Since my oldest daughter goes to school now, she loses hair clips all the time. She is growing out a short layered pixie style hairdo that she wanted about 1 1/2 years ago.  Growing out super short layers is no easy task. Her hair is always in her eyes. In order to keep some of it out of the way for school she wears barrettes, bobby pins, and/or hair clips. They seem to disappear as fast as I can buy them. I got most of them at the dollar store, but it was adding up. 

Then there is my other daughter who is growing out her hair, thank goodness not layers. I put her hair up in a ponytail most of the time. She would prefer I braid it or do something fancy. The fanciest thing I can do is a basic Topsy Tail and/or put a bow in her hair. Yes, I have an original Topsy Tail tool from 1992. I still haven’t used it to its full potential. 

I am hair challenged. I grew up with a curling iron in my hand. I can curl the heck out of any hair, but can’t braid or anything else to save my life. Actually I can braid embroidery floss. I used to make braided bracelets all the time when I was young. Which reminds me, do you remember the bubble gumwrappers that you could fold and make into bracelets? I found out recently that making those is doing origami. Who knew? 

My point in all of that is that I can braid, but have a hard time with hair and don’t have the patience to do it on a live wiggly child. 
Anywho, I know that God has a sense of humor by blessing us with two little girls that have gorgeous features that are best displayed with their hair out of the way. People tell me, “it is easy, just keep trying and you will get it.” I guess I shouldn’t say I can’t do it, it is more like I can’t do it well enough, so I don’t like it. Heck I have a hard enough time just trying to get a part straight. I can’t do jig jag parts either. I see absolutely adorable hairdos on other little girls that I couldn’t dream of doing.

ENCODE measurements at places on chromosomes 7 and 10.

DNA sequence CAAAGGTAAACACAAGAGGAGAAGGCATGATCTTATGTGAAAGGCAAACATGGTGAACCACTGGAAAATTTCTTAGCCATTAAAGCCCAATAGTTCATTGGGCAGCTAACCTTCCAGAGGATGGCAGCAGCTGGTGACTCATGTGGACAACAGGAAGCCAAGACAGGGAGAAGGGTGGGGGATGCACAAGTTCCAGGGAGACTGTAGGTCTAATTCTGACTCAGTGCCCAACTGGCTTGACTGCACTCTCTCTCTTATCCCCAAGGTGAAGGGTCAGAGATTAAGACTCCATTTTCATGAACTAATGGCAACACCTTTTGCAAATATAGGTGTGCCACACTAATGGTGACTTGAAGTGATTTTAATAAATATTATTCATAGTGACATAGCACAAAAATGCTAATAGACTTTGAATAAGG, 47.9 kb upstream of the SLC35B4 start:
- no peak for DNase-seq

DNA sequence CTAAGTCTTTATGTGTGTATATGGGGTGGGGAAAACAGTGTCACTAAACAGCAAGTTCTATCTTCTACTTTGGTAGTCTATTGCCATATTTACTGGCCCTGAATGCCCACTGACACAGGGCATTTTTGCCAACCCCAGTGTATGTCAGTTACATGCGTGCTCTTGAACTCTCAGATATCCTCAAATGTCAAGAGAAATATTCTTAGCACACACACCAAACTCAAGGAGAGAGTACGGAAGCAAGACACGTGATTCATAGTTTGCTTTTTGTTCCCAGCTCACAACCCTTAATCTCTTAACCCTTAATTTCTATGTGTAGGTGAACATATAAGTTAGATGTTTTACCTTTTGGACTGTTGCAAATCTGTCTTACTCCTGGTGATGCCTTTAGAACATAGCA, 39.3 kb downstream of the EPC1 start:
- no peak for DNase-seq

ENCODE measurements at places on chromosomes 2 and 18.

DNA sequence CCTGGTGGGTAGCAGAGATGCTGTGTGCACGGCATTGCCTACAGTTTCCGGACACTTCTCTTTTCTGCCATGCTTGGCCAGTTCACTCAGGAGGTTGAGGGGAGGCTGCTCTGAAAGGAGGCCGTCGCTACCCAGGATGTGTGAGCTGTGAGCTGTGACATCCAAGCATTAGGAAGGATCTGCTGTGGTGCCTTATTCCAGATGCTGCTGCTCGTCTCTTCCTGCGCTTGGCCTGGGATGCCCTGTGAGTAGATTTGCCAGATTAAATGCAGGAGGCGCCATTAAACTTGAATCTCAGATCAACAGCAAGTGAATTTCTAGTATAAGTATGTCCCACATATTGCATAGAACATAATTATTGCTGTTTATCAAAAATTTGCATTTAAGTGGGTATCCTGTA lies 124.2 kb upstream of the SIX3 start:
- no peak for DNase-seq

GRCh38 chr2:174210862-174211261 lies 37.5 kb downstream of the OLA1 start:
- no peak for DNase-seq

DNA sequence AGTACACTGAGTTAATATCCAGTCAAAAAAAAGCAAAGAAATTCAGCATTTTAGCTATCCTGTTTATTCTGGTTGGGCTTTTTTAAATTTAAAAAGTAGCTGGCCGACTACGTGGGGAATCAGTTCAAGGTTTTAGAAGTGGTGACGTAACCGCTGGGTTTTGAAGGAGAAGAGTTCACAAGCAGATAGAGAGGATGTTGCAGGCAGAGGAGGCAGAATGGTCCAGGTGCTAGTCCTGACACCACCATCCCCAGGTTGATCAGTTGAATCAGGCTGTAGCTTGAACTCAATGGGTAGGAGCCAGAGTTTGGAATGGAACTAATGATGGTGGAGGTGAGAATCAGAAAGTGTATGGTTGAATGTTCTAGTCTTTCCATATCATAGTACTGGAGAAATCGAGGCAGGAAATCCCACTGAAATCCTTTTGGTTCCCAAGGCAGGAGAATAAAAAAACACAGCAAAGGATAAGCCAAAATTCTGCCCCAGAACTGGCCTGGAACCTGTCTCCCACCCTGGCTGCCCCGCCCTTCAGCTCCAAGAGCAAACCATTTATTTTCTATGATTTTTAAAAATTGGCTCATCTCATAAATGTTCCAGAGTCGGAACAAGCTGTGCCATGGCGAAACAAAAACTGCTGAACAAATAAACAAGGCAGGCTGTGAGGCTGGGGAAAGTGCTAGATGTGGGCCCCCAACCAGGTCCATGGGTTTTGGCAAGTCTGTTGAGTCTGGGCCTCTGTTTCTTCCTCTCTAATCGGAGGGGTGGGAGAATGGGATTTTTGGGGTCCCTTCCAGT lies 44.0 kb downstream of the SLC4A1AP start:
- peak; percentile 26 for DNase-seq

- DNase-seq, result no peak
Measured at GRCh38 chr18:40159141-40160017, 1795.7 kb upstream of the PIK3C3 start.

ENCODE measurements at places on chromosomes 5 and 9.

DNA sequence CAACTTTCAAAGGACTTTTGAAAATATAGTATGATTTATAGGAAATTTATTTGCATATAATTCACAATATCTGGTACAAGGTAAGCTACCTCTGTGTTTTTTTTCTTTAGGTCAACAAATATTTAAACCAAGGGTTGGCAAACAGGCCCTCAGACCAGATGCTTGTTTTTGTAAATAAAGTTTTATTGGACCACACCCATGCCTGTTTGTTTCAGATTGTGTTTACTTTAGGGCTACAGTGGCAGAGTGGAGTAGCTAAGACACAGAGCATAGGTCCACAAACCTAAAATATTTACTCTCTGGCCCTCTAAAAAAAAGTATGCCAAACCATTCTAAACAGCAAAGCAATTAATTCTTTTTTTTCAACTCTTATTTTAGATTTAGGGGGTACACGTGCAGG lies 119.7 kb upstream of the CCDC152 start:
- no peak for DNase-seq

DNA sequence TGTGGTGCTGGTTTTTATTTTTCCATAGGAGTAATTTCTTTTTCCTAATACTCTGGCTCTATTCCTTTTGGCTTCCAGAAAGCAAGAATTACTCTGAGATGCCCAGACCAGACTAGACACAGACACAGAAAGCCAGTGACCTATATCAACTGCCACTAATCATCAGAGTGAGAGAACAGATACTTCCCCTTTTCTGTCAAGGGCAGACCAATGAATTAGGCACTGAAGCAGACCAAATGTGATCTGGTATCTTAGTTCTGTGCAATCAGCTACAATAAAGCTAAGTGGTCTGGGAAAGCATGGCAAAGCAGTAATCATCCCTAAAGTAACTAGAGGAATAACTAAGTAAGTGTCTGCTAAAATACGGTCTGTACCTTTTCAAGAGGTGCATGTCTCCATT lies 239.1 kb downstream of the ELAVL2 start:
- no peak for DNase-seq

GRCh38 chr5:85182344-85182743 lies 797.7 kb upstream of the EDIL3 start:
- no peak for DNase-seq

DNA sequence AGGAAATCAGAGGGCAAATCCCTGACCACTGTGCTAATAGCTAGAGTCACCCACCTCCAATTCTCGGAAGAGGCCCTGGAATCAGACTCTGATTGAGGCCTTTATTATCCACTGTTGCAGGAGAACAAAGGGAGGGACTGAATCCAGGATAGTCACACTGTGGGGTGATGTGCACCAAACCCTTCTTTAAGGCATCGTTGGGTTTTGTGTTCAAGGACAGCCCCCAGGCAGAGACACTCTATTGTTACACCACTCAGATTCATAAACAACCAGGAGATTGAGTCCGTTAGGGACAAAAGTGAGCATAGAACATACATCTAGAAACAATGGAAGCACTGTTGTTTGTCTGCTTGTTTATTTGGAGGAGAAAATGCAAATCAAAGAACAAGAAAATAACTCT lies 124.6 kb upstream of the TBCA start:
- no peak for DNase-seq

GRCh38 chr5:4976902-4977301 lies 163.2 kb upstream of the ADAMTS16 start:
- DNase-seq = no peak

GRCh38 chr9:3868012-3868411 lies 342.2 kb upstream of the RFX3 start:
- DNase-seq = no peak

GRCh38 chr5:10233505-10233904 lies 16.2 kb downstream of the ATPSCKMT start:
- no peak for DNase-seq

What, did these people have Barbie head dolls to practice on all the time? I wasn’t really a doll kind of girl. I preferred Barbie’s camper instead of her. I liked to play card games, puzzles, house, tea parties with stuffed animals, color, and read. When I did get a doll, I tried to use my Mom’s curling iron on it. It was the biggest smelly mess ever. I have a memory of that smell, it was awful.

Hair after the playground.
I have decided that no matter what the girls’ hair may look like, a nice hair clip or bow detracts from the mess. So if the hair clips or bows are pretty and/or unique enough no one will notice the messy hair. Do you think that is a good strategy? 

Hence my latest project: making hair accessories. It is less expensive than even the dollar store. Plus I have put an order into Grandma to please send supplies. Also, I have an amazing friend who does awesome crafts that is going to make me some bows too. I figured we can never have too many hair accessories with two active little girls!

You Tube has been a tremendous help. I never would have known how to do anything without You Tube. See my latest creations, not bad for a very awkward crafter in training. Now if I could just figure out how to stop burning my fingers. I swear I end up with more glue all over my fingers too than on the craft item. I keep something (plate or paper towel) by me to keep all the peeled glue in until I am ready to throw it away. Making these I went through 3 glue sticks. I did all these in one afternoon and evening which I won’t do that again. I think craft sessions need to be less than 3 hours.

If I keep up creating all these craft items I may have to take back my declaration that I am not a “craft person”. I think I have at least called a truce about my hating crafts. Maybe I can inspire others to do crafts for the sake of the children. Well, it helps our budget too since we have a much lower income now. 

Galatians 6:9 And let us not grow weary of doing good, for in due season we will reap, if we do not give up.

© 2012 All Rights Reserved.

Saturday, April 7

Getting Connected Takes Time

First Day of School